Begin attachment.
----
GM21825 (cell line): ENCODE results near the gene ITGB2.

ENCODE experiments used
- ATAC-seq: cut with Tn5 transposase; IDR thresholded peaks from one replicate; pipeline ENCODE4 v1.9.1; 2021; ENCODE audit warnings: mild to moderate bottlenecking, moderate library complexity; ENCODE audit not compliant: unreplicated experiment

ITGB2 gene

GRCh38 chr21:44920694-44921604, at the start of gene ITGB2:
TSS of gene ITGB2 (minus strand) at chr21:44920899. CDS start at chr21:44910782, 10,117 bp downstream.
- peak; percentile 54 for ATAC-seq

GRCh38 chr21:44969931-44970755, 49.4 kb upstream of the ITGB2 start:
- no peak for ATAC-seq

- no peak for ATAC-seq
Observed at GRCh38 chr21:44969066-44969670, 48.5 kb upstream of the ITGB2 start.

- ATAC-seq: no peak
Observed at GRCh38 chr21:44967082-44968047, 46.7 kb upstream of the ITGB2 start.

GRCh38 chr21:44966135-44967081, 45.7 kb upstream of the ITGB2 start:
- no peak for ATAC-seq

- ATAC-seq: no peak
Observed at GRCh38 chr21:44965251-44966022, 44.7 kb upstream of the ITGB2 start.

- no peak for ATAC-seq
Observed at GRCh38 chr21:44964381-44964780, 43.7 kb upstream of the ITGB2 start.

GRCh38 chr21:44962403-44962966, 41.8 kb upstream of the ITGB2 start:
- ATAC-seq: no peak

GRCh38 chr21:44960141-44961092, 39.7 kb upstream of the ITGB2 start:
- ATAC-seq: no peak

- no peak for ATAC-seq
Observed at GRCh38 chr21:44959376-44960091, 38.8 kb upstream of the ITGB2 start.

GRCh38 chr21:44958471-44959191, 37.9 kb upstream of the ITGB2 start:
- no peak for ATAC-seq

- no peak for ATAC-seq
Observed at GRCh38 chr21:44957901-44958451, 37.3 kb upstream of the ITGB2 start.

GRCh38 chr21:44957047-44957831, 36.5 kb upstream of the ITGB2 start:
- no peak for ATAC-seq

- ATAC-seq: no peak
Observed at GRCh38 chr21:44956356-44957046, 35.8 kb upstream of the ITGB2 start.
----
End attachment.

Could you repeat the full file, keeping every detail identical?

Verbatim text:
GM21825 (cell line): ENCODE results near the gene ITGB2.

ENCODE experiments used
- ATAC-seq: cut with Tn5 transposase; IDR thresholded peaks from one replicate; pipeline ENCODE4 v1.9.1; 2021; ENCODE audit warnings: mild to moderate bottlenecking, moderate library complexity; ENCODE audit not compliant: unreplicated experiment

ITGB2 gene

GRCh38 chr21:44920694-44921604, at the start of gene ITGB2:
TSS of gene ITGB2 (minus strand) at chr21:44920899. CDS start at chr21:44910782, 10,117 bp downstream.
- peak; percentile 54 for ATAC-seq

GRCh38 chr21:44969931-44970755, 49.4 kb upstream of the ITGB2 start:
- no peak for ATAC-seq

- no peak for ATAC-seq
Observed at GRCh38 chr21:44969066-44969670, 48.5 kb upstream of the ITGB2 start.

- ATAC-seq: no peak
Observed at GRCh38 chr21:44967082-44968047, 46.7 kb upstream of the ITGB2 start.

GRCh38 chr21:44966135-44967081, 45.7 kb upstream of the ITGB2 start:
- no peak for ATAC-seq

- ATAC-seq: no peak
Observed at GRCh38 chr21:44965251-44966022, 44.7 kb upstream of the ITGB2 start.

- no peak for ATAC-seq
Observed at GRCh38 chr21:44964381-44964780, 43.7 kb upstream of the ITGB2 start.

GRCh38 chr21:44962403-44962966, 41.8 kb upstream of the ITGB2 start:
- ATAC-seq: no peak

GRCh38 chr21:44960141-44961092, 39.7 kb upstream of the ITGB2 start:
- ATAC-seq: no peak

- no peak for ATAC-seq
Observed at GRCh38 chr21:44959376-44960091, 38.8 kb upstream of the ITGB2 start.

GRCh38 chr21:44958471-44959191, 37.9 kb upstream of the ITGB2 start:
- no peak for ATAC-seq

- no peak for ATAC-seq
Observed at GRCh38 chr21:44957901-44958451, 37.3 kb upstream of the ITGB2 start.

GRCh38 chr21:44957047-44957831, 36.5 kb upstream of the ITGB2 start:
- no peak for ATAC-seq

- ATAC-seq: no peak
Observed at GRCh38 chr21:44956356-44957046, 35.8 kb upstream of the ITGB2 start.